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Climate change projected to warm shallow groundwater by up to 3.5°C by 2099

  • Climate change projected to warm shallow groundwater by up to 3.5°C by 2099
    University of Newcastle’s Dr Gabriel Rau has contributed to the development of the first ever global-scale groundwater temperature model.
    Credit: Newcastle University

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Shallow groundwater is projected to warm on average between 2.1°C and 3.5°C by the end of the century, according to a world-first global groundwater temperature model.

Charles Darwin University (CDU) Outstanding Future Researcher Dr. Dylan Irvine and University of Newcastle's Dr. Gabriel Rau collaborated with colleagues from Canada, Germany, and Austria to develop the model, which aims to reveal the long-term implications of on-going shallow water groundwater warming caused by climate change.

The model projects the highest warming rates will be in Central Russia, Northern China and parts of North America and the Amazon rainforest, with Australian groundwater temperatures also expected to rise. The paper is published in the journal Nature Geoscience. Dr. Irvine from CDU's Research Institute for the Environment and Livelihoods said an increase in groundwater temperature can be a cause for concern.

"Groundwater is the water that is present beneath the Earth's surface in pore spaces in rocks and soils. It is critical for life on Earth," Dr. Irvine said.

"Groundwater temperature can influence ecosystems, aquatic processes and water quality. If groundwater temperatures increase, then unfortunately many temperature-sensitive, groundwater-dependent ecosystems may be threatened.

"A lot of focus on climate change has rightfully been to do with weather events and the availability of water, but we do need to think more broadly about the impact that climate change will have on groundwater."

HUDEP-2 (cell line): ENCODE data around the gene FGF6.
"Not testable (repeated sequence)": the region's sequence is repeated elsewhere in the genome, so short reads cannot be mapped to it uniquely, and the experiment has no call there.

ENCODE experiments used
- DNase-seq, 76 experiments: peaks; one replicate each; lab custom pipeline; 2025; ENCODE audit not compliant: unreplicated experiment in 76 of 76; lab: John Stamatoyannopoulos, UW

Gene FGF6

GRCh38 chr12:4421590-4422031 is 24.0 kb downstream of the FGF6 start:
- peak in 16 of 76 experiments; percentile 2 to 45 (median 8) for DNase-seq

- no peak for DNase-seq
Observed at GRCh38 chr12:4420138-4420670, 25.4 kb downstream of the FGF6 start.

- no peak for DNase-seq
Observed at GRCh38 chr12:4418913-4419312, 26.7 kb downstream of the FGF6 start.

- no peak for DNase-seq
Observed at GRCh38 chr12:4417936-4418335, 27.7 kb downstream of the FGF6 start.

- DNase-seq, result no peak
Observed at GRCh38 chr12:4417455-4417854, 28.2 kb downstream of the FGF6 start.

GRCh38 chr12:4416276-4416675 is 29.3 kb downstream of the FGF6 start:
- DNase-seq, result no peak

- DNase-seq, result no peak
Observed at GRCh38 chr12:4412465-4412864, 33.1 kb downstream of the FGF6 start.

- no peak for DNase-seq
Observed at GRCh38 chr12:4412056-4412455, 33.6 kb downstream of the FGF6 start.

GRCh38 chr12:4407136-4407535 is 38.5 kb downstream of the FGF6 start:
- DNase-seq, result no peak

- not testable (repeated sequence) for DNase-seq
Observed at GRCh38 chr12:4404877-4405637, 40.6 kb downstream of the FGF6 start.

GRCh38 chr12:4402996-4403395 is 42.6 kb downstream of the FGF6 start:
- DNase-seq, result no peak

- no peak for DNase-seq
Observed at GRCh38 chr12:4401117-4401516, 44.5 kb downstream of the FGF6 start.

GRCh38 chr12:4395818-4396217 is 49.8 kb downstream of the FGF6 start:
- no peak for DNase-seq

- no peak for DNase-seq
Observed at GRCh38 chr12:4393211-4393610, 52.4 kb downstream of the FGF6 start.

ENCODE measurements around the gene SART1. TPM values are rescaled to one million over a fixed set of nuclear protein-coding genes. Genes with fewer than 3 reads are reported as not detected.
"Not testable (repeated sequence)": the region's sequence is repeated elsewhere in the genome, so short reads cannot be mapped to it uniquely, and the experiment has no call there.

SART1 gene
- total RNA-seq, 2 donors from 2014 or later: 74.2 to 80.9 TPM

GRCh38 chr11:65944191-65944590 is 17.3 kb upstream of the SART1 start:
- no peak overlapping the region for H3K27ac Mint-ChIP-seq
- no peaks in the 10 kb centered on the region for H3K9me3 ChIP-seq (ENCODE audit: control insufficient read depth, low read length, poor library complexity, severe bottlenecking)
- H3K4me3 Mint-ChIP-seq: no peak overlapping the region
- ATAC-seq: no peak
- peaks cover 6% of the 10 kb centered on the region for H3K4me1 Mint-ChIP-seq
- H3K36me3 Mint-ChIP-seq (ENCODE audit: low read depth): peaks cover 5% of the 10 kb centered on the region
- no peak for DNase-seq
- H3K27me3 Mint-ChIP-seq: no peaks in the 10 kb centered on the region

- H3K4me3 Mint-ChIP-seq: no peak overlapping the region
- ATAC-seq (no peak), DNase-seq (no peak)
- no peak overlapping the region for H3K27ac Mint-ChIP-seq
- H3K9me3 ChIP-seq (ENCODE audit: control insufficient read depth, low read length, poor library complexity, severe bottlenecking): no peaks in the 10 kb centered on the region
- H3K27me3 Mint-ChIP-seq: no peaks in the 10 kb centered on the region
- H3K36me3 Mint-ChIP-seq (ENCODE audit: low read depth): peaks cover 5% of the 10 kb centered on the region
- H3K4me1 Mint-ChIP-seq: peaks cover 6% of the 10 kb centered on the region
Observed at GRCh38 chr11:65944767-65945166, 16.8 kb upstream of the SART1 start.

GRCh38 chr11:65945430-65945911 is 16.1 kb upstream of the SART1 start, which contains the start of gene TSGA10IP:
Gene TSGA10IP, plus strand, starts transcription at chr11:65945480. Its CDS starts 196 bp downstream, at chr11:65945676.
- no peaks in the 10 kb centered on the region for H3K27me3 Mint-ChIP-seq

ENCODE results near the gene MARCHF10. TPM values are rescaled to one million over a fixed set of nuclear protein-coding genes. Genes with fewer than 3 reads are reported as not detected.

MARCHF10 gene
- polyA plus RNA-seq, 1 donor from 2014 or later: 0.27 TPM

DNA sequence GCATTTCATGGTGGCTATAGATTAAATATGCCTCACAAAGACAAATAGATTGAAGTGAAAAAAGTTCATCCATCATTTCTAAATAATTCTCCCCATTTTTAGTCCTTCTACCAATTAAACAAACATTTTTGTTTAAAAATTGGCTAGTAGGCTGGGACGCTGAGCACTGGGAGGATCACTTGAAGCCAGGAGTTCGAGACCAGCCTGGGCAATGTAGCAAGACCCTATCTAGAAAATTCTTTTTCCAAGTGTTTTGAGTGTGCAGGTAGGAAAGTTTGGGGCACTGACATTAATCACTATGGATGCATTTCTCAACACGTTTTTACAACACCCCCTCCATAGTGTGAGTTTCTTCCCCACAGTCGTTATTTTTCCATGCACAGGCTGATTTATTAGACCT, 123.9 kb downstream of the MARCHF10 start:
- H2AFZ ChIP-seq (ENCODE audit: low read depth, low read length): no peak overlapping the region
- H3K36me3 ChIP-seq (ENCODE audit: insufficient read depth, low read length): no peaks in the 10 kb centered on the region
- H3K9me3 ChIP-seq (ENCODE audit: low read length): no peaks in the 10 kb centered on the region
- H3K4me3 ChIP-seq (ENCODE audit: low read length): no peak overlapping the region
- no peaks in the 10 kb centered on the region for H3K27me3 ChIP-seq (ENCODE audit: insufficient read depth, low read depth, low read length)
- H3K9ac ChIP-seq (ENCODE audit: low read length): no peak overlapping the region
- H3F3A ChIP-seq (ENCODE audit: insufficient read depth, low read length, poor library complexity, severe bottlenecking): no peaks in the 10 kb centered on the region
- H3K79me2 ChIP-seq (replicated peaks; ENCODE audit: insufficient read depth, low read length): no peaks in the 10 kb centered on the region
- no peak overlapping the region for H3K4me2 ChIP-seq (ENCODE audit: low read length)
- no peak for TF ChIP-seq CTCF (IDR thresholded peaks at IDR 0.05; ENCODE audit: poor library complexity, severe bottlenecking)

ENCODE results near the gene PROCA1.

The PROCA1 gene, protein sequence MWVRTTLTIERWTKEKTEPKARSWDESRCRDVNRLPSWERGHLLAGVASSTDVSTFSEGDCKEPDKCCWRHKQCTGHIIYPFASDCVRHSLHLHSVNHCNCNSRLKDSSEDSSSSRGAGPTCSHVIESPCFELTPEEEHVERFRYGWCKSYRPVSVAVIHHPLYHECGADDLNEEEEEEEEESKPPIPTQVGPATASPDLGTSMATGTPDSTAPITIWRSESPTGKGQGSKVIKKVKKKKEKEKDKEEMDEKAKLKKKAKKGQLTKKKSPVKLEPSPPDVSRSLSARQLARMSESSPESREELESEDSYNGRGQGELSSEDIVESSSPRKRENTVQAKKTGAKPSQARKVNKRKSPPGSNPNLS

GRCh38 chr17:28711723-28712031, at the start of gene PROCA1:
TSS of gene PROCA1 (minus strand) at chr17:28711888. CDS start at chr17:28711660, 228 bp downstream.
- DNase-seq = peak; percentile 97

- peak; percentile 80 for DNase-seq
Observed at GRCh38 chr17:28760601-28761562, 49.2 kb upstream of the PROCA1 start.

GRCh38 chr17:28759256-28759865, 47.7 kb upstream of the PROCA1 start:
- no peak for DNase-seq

Unfortunately, for Australia the model projects that, like other countries, groundwater temperatures are expected to rise.

"Our groundwater here will warm but how much depends on whether or not humans can reduce greenhouse gas emissions to help mitigate climate change," Dr. Irvine said.


Processes and impacts related to groundwater temperature changes. a–e, Increases in surface air and ground surface temperatures (a) drive increases in groundwater temperatures (b) that, in turn, impact the geothermal potential for shallow geothermal energy systems (c), groundwater chemistry and microbiology, which in turn impacts water quality (d) and groundwater-dependent ecosystems (e). Figure created with images from the UMCES IAN Media Library under a Creative Commons license CC BY-SA 4.0. Credit: Nature Geoscience (2024). DOI: 10.1038/s41561-024-01453-x

"These temperature increases can impact vital processes such as groundwater chemistry and metal leaching and microbiology, which affect water quality."

"If temperatures increase then we may see significant impacts to our local aquatic animals including their spawning processes which will impact industries and communities that are reliant on these ecosystems."

Co-author and hydrogeology Lecturer from the University of Newcastle, Dr. Gabriel Rau, warned that warming groundwater temperatures could adversely impact many ecosystems that rely on groundwater.

"Rivers rely on groundwater to keep flowing during dry times. Warm waters hold less dissolved oxygen. We've seen in the Murray Darling how low oxygen in water can contribute to fish deaths," Dr. Rau said.

According to the World Health Organization, currently, only 18 out of 125 countries have temperature guidelines for drinking water. If groundwater continues to warm, it could also compromise the safety of drinking water.

"Our model estimates that by 2099, 59 to 588 million people worldwide will live in areas where groundwater exceeds the highest threshold for drinking water temperature guidelines set by any country," Dr. Rau said.

"As groundwater warms, there is increased risk of pathogen growth which impacts drinking water quality—potentially affecting the lives of many people."

"This is especially concerning in areas where access to clean drinking water is already limited, and in areas where groundwater is consumed without treatment."

Dr. Rau also explained that rising groundwater temperatures also pose an economic risk.

"Many vital industries like agriculture, manufacturing, and energy production rely on groundwater for their operations. If the groundwater they depend on becomes too warm or more contaminated, it can disrupt their activities and potentially lead to economic losses," Dr. Rau said.

To illustrate the potential change in groundwater temperatures due to climate change, the research team, led by Dr. Susanne Benz from the Karlsruhe Institute of Technology, has developed an interactive online application to show the projected temperature changes.

This Google Earth Engine app provides zoomable maps of annual mean, maximum and minimum groundwater temperatures at different depths and seasonal variability for selected years and climate scenarios, that the team hopes will facilitate further research.

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